Relationships…the Best/Worst Part of Working Here

by | Mar 2, 2021

The worst part of any job is other people. Is anybody going to argue with that point? Now, they can also be the best part of any job, but at best, they are the best and worst part of any job. Are you following along?

Relationships between people are like the relationships between neurons, the unfathomably complex network of networks that enable massive systems to function flawlessly without effort. And when they go wrong, they go very wrong, and those systems shut down, leaving experts to ask the expensive question, “Why?”

Relationships are complicated at the best times, especially at work, when people are more or less forced into unconventional mandatory relationships based on external motivation and compensation and managed professionally by professional managers. Add to this palatable pallet of complexity a global pandemic, and I haven’t been in the same room with my co-workers for months. Systems break down, and it takes time to notice because they haven’t been firing at full capacity for a very long time. Communication breaks down; balls get dropped, values change, mental health and physical well-being deteriorate.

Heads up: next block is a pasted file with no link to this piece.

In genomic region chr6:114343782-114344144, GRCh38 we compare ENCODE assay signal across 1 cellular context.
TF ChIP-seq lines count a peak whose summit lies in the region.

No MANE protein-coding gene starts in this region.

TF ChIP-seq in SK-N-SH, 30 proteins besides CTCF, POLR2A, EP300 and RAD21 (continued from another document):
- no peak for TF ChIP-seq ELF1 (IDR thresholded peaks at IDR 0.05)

The hardest part for leaders is that their feedback loops before 2020 were all built on analog systems. They asked people standing within distance to reach out and be present with someone. Something none of us will take for granted ever again.

In 2021 leaders have to build new feedback systems to understand their organization’s relational networks. Systems built on what we have left after all the people go home. Data.

People run our companies. Most leaders understand that simple fact at the cerebral level. However, understanding the network that those relationships form can be the key that unlocks the door to your entire organization’s operational performance potential. Using what we call Organizational Network Analysis (ONA), we analyze patterns and trends in internal communication, wholly anonymous and confidentially. From this analysis, we can assess things like the predictability of communication, employee recognition, role clarity and conflict, the quality of leadership, the amount of support offered by supervisors, the amount of support provided by colleagues and the sense of community at work. All of which have substantial social implications for your workforce and have wide-ranging consequences for your operational outcomes.

What if, instead of relying on lagging indicators of operational performance, such as revenue or gross margin, you could look to your ONA as a leading predictive indicator of your operational outcomes 3 or 4 months from now? What if by knowing how your company’s leadership was performing today, you’d know how much your gross margins would be three months from now? What if knowing how recognized your employees were feeling now meant you knew how much revenue your company would generate in June? All of a sudden, those relational factors take on a whole new meaning. All of a sudden, you have a feedback loop that can predict the future. This is the future of work, and it’s happening at Hölmetrics.